Search for a rare disease
Other search option(s)
A disorder that is characterized by the occurrence of transitory and recurrent subcutaneous and/or submucosal edemas resulting in swelling and/or abdominal pain.
ORPHA:658Classification level: Group of disorders
- Angioneurotic edema
- Bradykinine-induced angioedema
- Non histamine-induced angioedema
- Prevalence: 1-9 / 100 000
- Inheritance: Autosomal dominant or Not applicable
- Age of onset: All ages
- ICD-10: -
- OMIM: -
- UMLS: -
- MeSH: -
- GARD: -
- MedDRA: -
Prevalence is estimated at 1/100,000.
Two forms have been described: hereditary angioedema (HAE; 90% of cases) usually occurring in childhood or adolescence, and acquired angioedema (AAE) usually occurring after 50 years of age (see these terms). Patients present with white, circumscribed nonpruritic edemas that remain for a period of 48 to 72 hours and recur with variable frequency. The edemas may involve the digestive tract resulting in a clinical picture similar to that seen in intestinal occlusion syndrome, sometimes associated with ascites and hypovolemic shock. Laryngeal edema can be life-threatening with a risk of death of 25% in the absence of appropriate treatment. Dental procedures are a triggering factor for laryngeal edema. Edemas of the face are a risk factor for laryngeal involvement.
Angioedema can be caused by quantitative or functional defects of the plasma protease C1 inhibitor (C1-INH encoded by the SERPING1 gene; 11q12-q13-1) or by gain-of-function mutations of coagulation factor 12 (Hageman factor; F12; 5q33-qter). Angioedema is triggered by bradykinin excess. Transmission of HAE is autosomal dominant and AAE may be associated with a lymphoproliferative syndrome or the presence of anti-C1-INH autoantibodies. It may also be a rare side effect of renin-angiotensin-aldosterone system blockers (RAAS-blocker-induced angioedema; see this term).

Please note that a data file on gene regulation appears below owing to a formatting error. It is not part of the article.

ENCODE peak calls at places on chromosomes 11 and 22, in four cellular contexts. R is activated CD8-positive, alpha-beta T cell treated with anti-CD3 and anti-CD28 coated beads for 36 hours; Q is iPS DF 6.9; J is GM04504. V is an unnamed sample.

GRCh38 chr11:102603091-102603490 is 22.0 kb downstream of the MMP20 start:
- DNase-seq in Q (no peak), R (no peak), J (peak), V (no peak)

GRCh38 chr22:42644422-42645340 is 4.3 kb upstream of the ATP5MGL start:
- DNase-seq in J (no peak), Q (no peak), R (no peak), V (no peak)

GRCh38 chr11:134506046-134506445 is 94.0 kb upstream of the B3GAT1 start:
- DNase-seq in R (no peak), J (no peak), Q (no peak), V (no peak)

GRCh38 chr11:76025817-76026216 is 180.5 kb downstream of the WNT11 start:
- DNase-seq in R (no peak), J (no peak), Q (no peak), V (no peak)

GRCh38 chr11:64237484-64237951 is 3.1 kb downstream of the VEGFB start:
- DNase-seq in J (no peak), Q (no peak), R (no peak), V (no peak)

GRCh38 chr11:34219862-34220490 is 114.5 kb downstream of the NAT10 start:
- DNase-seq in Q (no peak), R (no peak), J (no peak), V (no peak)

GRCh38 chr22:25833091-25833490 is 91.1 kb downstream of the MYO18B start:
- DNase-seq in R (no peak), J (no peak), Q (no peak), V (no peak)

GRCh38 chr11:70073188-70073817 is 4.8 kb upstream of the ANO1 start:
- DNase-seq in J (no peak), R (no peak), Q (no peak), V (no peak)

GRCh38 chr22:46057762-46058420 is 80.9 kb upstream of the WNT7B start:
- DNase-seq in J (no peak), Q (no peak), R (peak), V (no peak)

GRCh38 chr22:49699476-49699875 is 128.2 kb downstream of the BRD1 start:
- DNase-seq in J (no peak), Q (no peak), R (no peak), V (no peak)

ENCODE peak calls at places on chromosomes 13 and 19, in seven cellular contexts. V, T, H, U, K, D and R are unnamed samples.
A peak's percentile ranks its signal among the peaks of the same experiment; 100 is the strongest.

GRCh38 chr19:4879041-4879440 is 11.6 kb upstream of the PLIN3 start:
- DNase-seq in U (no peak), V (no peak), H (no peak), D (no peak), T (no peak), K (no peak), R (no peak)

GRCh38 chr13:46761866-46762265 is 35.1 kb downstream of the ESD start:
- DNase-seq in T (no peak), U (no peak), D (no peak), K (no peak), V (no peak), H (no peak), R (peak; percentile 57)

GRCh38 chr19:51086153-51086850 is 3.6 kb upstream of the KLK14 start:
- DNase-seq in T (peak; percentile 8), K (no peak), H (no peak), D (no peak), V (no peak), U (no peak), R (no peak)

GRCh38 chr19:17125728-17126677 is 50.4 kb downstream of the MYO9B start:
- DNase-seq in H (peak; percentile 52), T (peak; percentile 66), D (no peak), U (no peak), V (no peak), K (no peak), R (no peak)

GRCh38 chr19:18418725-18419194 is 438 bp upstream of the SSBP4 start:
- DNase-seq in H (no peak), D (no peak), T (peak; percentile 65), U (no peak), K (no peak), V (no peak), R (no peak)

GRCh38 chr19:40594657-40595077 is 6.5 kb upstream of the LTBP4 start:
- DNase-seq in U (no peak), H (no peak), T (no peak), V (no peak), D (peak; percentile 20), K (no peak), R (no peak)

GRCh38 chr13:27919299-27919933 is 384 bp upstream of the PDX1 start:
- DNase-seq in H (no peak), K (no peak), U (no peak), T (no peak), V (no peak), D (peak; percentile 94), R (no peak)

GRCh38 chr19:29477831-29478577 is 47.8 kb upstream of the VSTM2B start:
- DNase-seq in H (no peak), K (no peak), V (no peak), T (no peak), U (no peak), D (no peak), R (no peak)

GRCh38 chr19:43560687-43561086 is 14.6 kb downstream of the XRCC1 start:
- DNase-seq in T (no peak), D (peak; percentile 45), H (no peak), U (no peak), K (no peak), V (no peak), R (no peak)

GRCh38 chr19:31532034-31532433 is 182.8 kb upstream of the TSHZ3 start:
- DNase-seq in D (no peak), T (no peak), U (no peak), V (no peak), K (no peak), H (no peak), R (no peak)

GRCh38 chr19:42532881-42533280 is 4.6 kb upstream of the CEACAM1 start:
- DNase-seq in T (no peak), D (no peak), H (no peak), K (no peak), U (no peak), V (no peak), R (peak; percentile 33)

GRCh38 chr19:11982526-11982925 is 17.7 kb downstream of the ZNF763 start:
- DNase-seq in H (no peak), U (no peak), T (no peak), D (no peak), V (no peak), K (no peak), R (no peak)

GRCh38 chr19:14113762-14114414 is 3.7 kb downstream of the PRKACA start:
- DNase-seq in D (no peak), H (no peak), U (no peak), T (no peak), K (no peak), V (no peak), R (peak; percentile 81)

Diagnosis is based on clinical findings, measurement of C4 concentrations and on quantitative and functional analysis of C1-INH. C1q levels are low in patients with AAE but are normal in patients with HAE.
Differential diagnoses include intestinal occlusion syndrome and histamine-induced angioedema (of allergenic or nonallergenic origin) generally associated with urticaria.
Management and treatment
Management of acute attack includes administration of subcutaneous icatibant or intravenous administration of C1-INH concentrate. Tranexamic acid and danazol can be administered for long term prophylaxis. For the acquired form, management aims to treat the associated disease.
With proper diagnosis and treatment, prognosis for patients with HAE is good. The prognosis of AAE depends on the underlying disorder.